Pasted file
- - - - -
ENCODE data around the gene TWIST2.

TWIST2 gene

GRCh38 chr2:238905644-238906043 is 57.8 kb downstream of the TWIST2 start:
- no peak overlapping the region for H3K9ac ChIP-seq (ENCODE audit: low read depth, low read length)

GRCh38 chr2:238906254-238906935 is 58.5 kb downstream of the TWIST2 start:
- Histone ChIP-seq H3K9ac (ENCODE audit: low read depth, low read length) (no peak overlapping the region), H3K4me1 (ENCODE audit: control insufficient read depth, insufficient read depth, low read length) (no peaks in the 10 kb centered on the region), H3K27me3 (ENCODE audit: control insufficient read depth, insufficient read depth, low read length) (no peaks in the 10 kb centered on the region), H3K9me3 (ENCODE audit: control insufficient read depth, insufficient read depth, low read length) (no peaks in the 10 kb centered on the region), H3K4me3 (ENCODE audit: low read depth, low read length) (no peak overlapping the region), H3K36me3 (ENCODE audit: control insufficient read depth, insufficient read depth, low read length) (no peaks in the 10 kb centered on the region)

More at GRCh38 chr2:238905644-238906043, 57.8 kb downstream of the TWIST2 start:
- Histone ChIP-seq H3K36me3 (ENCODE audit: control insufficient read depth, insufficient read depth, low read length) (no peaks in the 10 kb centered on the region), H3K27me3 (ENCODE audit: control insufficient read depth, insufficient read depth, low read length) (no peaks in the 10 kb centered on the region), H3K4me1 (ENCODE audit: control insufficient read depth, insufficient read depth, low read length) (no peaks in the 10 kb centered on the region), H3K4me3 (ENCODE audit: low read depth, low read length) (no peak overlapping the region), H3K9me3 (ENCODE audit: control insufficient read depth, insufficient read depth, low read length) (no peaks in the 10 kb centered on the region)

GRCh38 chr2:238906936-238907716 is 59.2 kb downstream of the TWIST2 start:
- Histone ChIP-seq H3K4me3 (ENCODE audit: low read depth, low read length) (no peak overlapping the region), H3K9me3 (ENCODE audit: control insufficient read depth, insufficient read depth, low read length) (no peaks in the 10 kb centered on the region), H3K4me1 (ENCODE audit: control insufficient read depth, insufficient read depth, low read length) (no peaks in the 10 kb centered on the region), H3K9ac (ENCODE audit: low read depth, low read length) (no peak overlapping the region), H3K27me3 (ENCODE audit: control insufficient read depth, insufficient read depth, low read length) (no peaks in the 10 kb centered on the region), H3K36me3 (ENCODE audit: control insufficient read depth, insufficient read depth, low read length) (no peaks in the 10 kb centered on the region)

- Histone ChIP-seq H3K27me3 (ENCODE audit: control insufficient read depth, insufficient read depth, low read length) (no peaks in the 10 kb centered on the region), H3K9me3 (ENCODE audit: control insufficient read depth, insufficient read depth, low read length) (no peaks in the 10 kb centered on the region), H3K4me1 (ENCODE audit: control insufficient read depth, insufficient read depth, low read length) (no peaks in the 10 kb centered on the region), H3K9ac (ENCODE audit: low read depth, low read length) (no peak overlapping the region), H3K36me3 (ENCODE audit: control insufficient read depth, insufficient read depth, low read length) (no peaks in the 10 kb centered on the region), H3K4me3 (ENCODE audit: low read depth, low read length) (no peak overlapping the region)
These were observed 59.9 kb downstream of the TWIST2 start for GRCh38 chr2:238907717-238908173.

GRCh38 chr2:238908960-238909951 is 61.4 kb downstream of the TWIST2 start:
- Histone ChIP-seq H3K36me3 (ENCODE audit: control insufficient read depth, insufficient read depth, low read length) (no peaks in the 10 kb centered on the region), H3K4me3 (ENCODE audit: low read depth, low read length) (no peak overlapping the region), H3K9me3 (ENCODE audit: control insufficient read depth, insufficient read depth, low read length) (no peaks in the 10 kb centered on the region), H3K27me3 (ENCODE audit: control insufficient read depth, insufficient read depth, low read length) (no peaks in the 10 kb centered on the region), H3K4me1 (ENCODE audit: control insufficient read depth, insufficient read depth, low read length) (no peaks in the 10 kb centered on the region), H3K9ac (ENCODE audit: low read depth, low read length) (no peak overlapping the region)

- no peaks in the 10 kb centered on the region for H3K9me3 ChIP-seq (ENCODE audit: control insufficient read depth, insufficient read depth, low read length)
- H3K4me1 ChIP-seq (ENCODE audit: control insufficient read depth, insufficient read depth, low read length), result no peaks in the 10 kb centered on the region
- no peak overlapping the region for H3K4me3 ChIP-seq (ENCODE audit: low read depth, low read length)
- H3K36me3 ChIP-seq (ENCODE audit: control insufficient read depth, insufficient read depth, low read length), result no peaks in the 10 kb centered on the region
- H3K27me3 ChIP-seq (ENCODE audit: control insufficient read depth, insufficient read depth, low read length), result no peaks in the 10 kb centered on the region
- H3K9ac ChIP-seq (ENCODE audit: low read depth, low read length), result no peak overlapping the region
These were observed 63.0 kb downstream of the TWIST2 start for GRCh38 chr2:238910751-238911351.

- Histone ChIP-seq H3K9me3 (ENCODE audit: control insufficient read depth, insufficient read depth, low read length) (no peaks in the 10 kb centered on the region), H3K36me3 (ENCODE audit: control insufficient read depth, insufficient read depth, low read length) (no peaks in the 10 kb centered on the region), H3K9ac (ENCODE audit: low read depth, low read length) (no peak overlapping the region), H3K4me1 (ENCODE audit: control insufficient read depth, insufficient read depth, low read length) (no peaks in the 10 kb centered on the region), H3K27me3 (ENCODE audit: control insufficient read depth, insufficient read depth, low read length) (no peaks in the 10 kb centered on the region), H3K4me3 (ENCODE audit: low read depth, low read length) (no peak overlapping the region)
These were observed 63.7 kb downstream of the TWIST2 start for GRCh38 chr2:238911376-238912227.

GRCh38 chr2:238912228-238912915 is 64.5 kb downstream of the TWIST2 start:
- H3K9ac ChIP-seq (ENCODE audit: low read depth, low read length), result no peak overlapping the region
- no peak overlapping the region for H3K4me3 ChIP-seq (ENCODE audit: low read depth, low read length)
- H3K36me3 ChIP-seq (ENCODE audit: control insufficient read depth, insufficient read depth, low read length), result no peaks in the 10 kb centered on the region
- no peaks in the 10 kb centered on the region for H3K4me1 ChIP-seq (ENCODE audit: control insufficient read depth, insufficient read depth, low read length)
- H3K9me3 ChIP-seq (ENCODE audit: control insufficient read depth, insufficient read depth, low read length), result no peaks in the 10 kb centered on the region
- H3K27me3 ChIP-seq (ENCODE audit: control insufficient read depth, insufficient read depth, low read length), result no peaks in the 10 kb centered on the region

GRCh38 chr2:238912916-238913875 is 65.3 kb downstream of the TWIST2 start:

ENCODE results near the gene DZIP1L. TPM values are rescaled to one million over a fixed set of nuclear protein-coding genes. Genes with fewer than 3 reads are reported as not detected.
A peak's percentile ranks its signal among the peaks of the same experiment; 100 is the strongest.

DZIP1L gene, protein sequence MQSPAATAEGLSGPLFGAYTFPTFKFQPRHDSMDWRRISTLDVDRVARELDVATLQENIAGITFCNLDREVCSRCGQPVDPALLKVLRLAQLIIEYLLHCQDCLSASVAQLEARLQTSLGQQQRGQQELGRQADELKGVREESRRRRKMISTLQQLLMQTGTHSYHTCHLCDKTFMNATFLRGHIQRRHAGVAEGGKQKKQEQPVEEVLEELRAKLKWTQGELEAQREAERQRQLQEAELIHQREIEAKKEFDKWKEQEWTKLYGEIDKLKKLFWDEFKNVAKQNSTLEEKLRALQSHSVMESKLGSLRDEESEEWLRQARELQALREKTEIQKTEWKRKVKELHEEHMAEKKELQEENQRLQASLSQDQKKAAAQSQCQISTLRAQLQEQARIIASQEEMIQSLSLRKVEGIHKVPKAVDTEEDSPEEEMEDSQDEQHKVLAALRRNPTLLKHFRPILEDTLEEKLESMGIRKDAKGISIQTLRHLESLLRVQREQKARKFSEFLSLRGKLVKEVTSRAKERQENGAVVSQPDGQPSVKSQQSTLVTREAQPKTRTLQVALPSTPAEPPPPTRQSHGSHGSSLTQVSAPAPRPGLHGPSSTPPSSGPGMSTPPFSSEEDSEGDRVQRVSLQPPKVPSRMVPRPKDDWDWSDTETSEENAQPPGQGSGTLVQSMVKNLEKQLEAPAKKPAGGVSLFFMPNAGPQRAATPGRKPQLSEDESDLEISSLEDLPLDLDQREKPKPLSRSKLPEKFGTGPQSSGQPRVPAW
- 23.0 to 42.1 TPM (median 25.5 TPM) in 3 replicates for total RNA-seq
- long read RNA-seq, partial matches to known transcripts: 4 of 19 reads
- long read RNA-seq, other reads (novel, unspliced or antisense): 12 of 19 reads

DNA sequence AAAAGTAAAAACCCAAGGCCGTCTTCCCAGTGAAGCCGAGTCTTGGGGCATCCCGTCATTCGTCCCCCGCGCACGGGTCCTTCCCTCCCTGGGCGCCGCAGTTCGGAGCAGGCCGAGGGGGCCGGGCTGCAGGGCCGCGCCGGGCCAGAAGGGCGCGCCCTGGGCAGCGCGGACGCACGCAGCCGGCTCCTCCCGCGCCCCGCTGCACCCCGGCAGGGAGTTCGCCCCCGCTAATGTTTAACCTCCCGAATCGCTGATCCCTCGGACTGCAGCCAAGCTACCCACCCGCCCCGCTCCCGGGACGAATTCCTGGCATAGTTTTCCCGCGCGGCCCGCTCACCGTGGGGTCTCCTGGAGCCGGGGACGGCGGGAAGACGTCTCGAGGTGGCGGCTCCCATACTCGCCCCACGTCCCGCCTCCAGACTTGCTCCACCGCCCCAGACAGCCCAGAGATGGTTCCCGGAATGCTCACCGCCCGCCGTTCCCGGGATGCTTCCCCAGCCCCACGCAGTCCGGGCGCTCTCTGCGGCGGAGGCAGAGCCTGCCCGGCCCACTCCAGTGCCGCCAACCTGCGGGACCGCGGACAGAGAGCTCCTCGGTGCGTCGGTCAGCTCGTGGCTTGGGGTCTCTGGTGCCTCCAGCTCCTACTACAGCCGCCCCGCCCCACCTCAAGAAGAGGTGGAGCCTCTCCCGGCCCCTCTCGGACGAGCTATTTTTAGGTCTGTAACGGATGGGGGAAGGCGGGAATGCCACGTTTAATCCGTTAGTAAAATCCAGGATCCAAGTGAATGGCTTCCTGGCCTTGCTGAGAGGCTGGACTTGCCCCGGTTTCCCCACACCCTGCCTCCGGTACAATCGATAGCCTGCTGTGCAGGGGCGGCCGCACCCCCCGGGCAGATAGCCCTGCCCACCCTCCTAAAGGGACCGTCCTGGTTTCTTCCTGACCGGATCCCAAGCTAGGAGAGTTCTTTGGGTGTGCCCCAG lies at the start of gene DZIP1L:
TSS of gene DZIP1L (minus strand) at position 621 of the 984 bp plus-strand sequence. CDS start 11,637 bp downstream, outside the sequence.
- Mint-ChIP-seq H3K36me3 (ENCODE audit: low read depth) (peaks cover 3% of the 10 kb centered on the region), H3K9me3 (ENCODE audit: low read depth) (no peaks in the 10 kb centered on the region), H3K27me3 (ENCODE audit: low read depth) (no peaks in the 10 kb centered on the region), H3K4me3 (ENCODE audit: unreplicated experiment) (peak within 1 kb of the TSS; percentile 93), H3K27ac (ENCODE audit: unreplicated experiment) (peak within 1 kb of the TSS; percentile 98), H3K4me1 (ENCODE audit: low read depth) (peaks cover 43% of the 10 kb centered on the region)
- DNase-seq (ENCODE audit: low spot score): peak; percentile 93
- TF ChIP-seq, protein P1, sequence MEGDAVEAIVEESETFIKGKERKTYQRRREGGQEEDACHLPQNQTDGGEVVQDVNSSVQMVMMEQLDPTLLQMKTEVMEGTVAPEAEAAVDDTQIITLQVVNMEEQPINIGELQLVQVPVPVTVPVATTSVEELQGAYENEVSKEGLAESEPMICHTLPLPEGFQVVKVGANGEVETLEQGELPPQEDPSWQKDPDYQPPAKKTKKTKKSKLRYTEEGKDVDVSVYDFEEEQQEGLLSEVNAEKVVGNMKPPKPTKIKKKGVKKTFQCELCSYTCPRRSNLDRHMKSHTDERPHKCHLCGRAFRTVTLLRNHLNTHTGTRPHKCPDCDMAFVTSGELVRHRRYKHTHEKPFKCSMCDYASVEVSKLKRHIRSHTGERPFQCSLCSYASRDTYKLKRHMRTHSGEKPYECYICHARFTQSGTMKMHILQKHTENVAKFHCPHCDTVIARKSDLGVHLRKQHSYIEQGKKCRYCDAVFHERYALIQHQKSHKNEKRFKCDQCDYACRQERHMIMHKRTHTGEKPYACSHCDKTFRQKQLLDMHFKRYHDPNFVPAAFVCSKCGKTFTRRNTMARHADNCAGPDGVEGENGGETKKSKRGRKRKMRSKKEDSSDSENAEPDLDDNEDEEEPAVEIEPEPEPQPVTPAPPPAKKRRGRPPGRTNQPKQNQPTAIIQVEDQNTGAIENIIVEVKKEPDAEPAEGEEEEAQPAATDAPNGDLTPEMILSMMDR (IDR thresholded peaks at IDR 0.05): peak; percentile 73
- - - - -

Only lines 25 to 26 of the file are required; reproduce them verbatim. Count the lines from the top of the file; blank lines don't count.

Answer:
- H3K9ac ChIP-seq (ENCODE audit: low read depth, low read length), result no peak overlapping the region
- no peak overlapping the region for H3K4me3 ChIP-seq (ENCODE audit: low read depth, low read length)